stay. A substantial factor in favour of a stay is the
risk that, without a stay, the appeal would be rendered
nugatory.” [paragraph 25]
In this case, the significant factors and findings were:
- The proposed grounds of appeal concerning the
Court’s finding of deceptive similarity between the
competing marks were arguable, which favoured a stay.
- Hashtag Burgers argued that the appeal would be
nugatory without a stay, and even if the appeal were to
succeed, there was a real risk that they would not be
restored to their former position because changing the
name of the business would be a costly exercise,
estimated to cost between $39,000 and $61,000.
- The Court took a sceptical view of these arguments.
After describing the Down N’ Out cost estimates as
inflated, Justice Katzmann said:
[as to the estimate of $2,000 for internal decorations
and fit-out] “their décor was of a dive bar. The walls
are made of exposed bricks and decorated with cartoons
and posters. The marks appear on few items” [on posters
and a light box sign].
“I accept that refusing a stay will be inconvenient …
and will come at some cost, both in time and money. But
I am not persuaded that the respondents would suffer any
great hardship in the absence of a stay. Nor [would the
appeal] be rendered nugatory.”
- Hashtag Burgers did not offer a security or bank
guarantee to In-N-Out “to secure or protect it against
intermediate damage should the appeal fail”. Hashtag
Burgers did not disclose any assets
- The case has “a public interest dimension” because
questions of consumer protection are raised, which
counts against a stay.
Hashtag Burgers made two major errors:
The first was that Hashtag Burgers appropriated
In-N-Out’s branding for their business. The changed “In” to
“Down” but kept “N-Out”. The names were too similar.
Hashtag Burgers has paid the price of not creating their
own distinctive branding, not only in terms of the cost and
distraction of legal proceedings, but also the cost of
having to completely rebrand its business and most likely
being ordered to compensate In-N-Out for loss it has
The second was that Hashtag Burgers should have taken the
opportunity to stop using its deceptive Down N’ Out names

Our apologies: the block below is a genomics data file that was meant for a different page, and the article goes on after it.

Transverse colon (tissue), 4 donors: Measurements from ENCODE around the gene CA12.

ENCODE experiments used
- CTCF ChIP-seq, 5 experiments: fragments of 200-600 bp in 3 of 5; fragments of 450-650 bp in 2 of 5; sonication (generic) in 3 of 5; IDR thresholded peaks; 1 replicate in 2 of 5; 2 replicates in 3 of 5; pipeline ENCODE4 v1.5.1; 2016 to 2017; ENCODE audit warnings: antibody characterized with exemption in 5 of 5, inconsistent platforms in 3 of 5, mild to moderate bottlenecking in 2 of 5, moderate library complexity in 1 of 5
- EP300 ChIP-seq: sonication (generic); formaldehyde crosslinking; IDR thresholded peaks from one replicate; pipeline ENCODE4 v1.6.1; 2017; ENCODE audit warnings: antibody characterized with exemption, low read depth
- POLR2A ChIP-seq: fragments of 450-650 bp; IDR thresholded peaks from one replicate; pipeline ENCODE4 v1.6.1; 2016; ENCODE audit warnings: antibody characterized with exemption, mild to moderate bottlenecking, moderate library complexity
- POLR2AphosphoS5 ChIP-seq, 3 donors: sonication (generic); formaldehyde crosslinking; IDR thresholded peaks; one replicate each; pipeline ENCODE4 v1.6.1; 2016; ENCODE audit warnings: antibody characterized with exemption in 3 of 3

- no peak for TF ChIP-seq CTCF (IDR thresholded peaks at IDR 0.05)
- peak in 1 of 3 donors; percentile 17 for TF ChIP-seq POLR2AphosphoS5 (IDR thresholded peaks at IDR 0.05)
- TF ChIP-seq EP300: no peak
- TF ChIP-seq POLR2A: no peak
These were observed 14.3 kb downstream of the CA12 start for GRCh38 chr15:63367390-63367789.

and logos when the legal proceedings commenced. Instead,
they continued to trade even after the judgment was handed
By continuing to trade, it was inevitable that injunctive
relief and delivery and destruction orders would be made if
they failed, incurring more legal costs including payment of
In-N-Out’s legal costs.
For a marketing analysis, read on.
Marketing Commentary By
from EvettField Partners
Headline: Hashtag Burgers made a hash of it!
In free markets, similar businesses routinely compete in
similar categories offering similar products and services.
Fast food is a highly contested market, which is cost heavy,
making it unattractive to use ‘price leadership’ to compete.
Fast food companies prefer to invest heavily in their
brand, products and marketing, and then protect that
investment through trade marks and other mechanisms.
A good example is McDonalds and Hungry Jacks (or Burger
King outside of Australia) which regularly compete head to
head in the dine-in and drive through burger market. They
often have similar products and imitate each other’s
innovations, such as opening earlier to serve breakfast,
introducing ‘kid’s meals’ or children’s play areas.
Although there may be occasions when there is a great
deal of similarity, they are very careful to have their own
original and distinctive trade marks. And they invest
heavily in creating and protecting their own brand ‘look and
feel’, down to the number of French fries in their red or
Justice Katzmann posed this question in her original
“What is the line between inspiration and appropriation?”
Simply put, the answer is be inspired, but come up with
something innovative and original. Be inspired by other
market participants’ products, services or even their
marketing, but don’t appropriate their brand or business
name by copying it with a few small changes, or by creating
a deceptively similar one, because that will not comply with
The fact is that Hashtag Burgers selected the deceptive
Down N’ Out names and logos in the first place as their
trading name and then to add insult to injury continued to
use it after the judgement was handed down.
This reveals a lack of care and attention to detail in
one of the fundamentals of good marketing, which is
complying with the relevant laws. In this case, the trade
mark law and the consumer law which outlaw deceptive
Read Michael’s comments on the original judgment in
Burger Wars: IN-N-OUT vs DOWN N’ OUT